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Am J Epidemiol. 2009 Aug 1;170(3):393-400. doi: 10.1093/aje/kwp118. Epub 2009 May 29.

Using cases and parents to study multiplicative gene-by-environment interaction.

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Department of Health Studies, Division of Biological Sciences, The University of Chicago, Chicago, IL 60637, USA.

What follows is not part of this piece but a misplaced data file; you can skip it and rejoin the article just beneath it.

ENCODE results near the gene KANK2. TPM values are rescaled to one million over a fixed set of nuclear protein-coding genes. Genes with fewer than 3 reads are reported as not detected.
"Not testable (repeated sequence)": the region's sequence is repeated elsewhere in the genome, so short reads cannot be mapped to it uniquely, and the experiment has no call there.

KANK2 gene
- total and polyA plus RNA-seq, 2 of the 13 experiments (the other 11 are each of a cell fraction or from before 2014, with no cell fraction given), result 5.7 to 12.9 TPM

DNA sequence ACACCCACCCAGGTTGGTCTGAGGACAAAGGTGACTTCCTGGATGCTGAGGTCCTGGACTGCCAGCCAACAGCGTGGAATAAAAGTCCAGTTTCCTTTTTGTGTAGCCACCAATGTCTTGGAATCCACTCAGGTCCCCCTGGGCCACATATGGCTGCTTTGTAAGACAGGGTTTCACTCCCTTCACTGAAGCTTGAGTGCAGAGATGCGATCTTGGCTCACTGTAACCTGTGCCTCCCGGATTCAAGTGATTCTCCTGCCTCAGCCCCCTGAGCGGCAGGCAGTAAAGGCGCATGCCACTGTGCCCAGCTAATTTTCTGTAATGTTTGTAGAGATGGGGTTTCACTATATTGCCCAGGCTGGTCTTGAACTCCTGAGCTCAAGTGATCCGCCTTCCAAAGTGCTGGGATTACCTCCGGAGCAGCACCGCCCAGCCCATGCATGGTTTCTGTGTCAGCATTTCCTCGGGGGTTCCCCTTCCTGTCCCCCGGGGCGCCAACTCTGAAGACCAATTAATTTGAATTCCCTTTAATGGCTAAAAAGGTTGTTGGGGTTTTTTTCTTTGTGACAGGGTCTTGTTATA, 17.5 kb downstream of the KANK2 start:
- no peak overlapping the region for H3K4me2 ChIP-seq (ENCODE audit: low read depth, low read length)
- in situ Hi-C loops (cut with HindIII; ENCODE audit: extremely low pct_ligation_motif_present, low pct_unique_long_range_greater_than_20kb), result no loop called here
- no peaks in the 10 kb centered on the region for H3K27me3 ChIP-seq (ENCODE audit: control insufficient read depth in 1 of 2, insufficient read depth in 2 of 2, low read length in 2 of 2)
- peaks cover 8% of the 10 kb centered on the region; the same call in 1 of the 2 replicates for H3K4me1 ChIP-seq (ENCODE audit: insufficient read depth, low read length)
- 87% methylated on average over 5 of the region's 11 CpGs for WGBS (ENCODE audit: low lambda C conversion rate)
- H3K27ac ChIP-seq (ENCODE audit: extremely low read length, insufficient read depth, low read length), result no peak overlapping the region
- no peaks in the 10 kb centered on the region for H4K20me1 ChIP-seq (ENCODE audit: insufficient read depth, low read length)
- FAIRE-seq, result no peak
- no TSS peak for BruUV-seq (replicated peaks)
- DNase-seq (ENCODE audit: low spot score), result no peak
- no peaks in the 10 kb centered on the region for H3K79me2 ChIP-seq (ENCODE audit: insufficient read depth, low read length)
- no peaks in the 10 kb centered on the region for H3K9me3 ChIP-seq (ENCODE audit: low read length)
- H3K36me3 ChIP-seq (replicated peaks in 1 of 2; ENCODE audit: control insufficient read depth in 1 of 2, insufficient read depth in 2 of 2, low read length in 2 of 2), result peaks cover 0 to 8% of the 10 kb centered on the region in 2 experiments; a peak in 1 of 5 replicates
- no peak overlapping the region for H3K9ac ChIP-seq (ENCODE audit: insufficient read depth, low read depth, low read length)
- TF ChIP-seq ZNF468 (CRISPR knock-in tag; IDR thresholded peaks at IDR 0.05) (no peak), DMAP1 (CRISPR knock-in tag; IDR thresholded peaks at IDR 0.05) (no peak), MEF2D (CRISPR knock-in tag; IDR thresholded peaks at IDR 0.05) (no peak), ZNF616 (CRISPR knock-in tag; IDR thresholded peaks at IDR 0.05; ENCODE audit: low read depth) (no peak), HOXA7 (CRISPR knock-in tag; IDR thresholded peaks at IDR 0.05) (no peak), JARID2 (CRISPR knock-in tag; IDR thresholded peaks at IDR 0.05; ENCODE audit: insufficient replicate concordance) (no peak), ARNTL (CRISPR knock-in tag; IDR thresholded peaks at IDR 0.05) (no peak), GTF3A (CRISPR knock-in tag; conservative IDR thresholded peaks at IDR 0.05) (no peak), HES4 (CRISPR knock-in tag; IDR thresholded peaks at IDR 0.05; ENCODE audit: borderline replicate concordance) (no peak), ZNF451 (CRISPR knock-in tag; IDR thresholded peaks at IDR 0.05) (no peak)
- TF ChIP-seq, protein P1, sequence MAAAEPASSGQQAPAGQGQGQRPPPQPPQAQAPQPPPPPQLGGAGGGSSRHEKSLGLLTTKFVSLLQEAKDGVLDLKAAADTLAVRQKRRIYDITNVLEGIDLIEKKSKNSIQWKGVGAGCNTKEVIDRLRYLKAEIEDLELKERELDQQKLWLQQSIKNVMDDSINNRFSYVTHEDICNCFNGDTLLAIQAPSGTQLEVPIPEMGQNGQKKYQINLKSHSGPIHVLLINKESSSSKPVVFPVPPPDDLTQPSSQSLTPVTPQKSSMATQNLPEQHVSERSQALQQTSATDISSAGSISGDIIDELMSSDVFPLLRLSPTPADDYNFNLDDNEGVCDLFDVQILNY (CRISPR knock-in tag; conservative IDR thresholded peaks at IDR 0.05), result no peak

With case-parent triads, one can estimate genotype relative risks by measuring the apparent overtransmission of susceptibility genotypes from parents to affected offspring. Results obtained using such designs, properly analyzed, resist both bias due to population structure and bias due to self-selection. Most diseases are not purely genetic, and environmental cofactors can also be important. In this paper, the authors describe how a polytomous logistic regression method previously developed for studying genetic effects on a quantitative trait can be used with case-parent data to study multiplicative gene-by-environment interaction. The idea is that if the joint effect of exposure and genotype on risk is submultiplicative or supermultiplicative, then, conditional on the parental genotypes, inheritance of a susceptibility genotype by affected offspring will appear to have been influenced by the offspring's exposure level. The authors' approach tolerates exposure-complicated genetic population structure, and simulations suggest power and Type I error rates comparable to those of competitors. With this approach, one can estimate the usual interaction parameters under a much less stringent assumption than gene-environment independence in the source population. Incompletely genotyped triads can contribute through an expectation-maximization algorithm. To illustrate, the authors consider polymorphisms in detoxification pathway genes and maternal smoking in relation to the birth defect oral cleft.

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